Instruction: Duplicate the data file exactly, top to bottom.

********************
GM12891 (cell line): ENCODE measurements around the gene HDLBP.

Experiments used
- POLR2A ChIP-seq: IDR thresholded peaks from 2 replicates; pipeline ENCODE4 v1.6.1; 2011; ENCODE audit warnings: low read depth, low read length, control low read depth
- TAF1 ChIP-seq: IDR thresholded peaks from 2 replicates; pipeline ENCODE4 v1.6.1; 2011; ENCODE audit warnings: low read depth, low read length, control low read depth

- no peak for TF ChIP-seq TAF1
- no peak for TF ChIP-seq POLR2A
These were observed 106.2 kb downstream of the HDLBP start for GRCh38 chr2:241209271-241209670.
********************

GM12891 (cell line): ENCODE measurements around the gene HDLBP.

Experiments used
- POLR2A ChIP-seq: IDR thresholded peaks from 2 replicates; pipeline ENCODE4 v1.6.1; 2011; ENCODE audit warnings: low read depth, low read length, control low read depth
- TAF1 ChIP-seq: IDR thresholded peaks from 2 replicates; pipeline ENCODE4 v1.6.1; 2011; ENCODE audit warnings: low read depth, low read length, control low read depth

- no peak for TF ChIP-seq TAF1
- no peak for TF ChIP-seq POLR2A
These were observed 106.2 kb downstream of the HDLBP start for GRCh38 chr2:241209271-241209670.